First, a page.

Cilantro, or coriander as it’s sometimes known, is a herb that is frequently used in Asian and South American cuisines, but enjoyed worldwide.
With a vibrant and fresh flavor, cilantro is one of the most popular herbs to grow in the AeroGarden hydroponic gardens.
In this article, I describe how to grow and harvest your cilantro seeds, and some of the buying options available for the AeroGarden smart garden. You’ll be glad to know you can grow cilantro with tremendous success with any AeroGarden kits: Sprout, Harvest, Bounty, and AeroGarden Farm kits.
- Related Article: What are the Best Things To Grow In An AeroGarden
1. Pick and Plant Cilantro Seeds – Seed Pod Kits
There are a variety of types of cilantro, which includes:
- California Long Standing
And many more.
The type used in the Aerogarden system is the common variety, sometimes known as Chinese Cilantro or Mexican Parsley.
AeroGarden does not supply specific cilantro seed pods and kits. However, there are a few ways to purchase and grow your own cilantro with the Aerogarden systems.
- Cilantro pods are included in the Medicinal Herb Selection that Aerogarden supplies.
- AeroGarden has a Custom Herb Seed Pod Kit where cilantro herbs seeds are offered as a choice. If you fancy a whole harvest of fresh cilantro leaves you can select it multiple times.
- Purchase Cilantro seeds separately and use the AeroGarden Grow Anything Kits to grow them.
Find various seed pod options for growing herbs on the AeroGarden website, including your ability to customize your own package of 6, 9, and more seed pods.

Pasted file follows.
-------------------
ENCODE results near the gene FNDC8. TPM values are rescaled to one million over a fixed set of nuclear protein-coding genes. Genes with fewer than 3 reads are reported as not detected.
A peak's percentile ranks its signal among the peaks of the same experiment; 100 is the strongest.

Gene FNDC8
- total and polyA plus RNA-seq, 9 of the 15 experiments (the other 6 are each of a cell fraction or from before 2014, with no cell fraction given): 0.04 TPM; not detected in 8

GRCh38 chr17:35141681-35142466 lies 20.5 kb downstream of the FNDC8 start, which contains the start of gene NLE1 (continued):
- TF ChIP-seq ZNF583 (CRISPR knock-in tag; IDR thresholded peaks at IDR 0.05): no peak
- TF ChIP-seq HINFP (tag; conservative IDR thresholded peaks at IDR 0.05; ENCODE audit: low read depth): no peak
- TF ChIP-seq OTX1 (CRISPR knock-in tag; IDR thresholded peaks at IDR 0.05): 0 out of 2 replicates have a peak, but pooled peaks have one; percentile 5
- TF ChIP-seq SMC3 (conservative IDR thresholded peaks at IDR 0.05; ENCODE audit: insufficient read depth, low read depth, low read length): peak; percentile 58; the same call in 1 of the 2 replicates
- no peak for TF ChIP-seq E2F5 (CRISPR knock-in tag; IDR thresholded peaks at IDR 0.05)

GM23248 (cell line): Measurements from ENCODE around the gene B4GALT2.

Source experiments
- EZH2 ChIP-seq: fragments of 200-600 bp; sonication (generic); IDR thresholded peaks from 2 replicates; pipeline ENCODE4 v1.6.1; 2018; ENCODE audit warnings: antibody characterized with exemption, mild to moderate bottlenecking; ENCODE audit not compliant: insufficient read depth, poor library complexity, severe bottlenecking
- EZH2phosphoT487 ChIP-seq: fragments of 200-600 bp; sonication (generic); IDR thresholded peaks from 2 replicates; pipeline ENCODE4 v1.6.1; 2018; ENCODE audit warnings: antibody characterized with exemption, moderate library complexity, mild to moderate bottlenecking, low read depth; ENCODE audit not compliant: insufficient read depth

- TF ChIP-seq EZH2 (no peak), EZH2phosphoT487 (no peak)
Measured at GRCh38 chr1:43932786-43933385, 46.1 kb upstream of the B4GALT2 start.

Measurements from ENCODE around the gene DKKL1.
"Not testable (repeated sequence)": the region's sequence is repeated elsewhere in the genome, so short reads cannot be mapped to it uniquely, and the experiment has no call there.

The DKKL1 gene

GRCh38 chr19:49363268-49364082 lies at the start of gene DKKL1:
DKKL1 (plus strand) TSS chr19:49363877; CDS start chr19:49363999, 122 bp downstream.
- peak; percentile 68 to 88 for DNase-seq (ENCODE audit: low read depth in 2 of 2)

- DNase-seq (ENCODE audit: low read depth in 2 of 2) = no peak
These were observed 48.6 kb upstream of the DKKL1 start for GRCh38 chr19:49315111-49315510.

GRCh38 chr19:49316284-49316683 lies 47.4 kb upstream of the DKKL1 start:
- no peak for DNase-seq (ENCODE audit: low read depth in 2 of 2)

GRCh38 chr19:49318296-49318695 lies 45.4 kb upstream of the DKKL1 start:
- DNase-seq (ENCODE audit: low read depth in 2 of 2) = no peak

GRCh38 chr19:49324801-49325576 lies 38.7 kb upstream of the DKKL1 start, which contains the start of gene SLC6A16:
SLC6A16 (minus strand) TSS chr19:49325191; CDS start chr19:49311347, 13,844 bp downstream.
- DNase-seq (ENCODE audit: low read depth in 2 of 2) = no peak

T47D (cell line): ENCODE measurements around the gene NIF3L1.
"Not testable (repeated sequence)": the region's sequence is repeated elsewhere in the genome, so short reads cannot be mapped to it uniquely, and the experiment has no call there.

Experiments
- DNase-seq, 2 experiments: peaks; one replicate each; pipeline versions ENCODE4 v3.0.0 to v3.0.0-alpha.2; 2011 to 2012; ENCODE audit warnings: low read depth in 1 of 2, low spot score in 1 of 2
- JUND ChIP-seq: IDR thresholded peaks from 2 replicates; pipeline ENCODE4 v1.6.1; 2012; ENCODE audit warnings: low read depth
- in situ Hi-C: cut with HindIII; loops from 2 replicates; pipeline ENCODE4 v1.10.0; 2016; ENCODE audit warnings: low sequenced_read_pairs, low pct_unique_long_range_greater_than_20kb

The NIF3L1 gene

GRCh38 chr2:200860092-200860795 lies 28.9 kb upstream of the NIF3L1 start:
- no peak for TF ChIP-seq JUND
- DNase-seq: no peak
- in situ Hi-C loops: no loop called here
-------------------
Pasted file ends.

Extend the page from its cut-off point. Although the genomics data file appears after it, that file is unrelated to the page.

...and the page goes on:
Planting your Cilantro Seeds
If you purchased a Grow Anything Kit and seeds separately, the first thing you will need to do is place the seeds in the AeroGarden grow sponges. There is a hole at the top of the sponge for inserting them. It is recommended you place three seeds into each pod, as they are not all likely to germinate.
The rest of the instructions are the same for both Grow Anything kits and prepared kits. The details of these steps are listed below.
- Step 1 – Fill the AeroGarden container with water, cool tap water or distilled water, careful not to overfill with an excess of water past the ‘Fill to Here’ indicator.
- Step 2 – Place and press your seed pods into a slot in your unit. This may take a bit of pressure, if you are not using all slots, then space the plants out evenly. Place grow domes over each of the pods.
- Step 3 – Add plant nutrient mix, instructions for correct nutrients amounts are listed on the bottle. It is important not to overfeed the plants either, adding extra nutrients can lead to yellow or brown leaves.
With the growth of cilantro, patience is required. The germination of cilantro can take as long as four to five weeks on the long end. Although, normally cilantro her plants do germinate quicker than this.
See my growing and harvesting tips and tricks later in the article for some great tip to speed this process up.
2. Growing and Tending to Cilantro
In this section, I will talk you through the process of bringing your seedlings to fruition. Cilantro isn’t the easiest plant to grow, so care is required.
From seed to harvest, the process is made simple by the AeroGarden system. But as with all plants, careful tending and nurturing will go a long way to ensuring a successful harvest.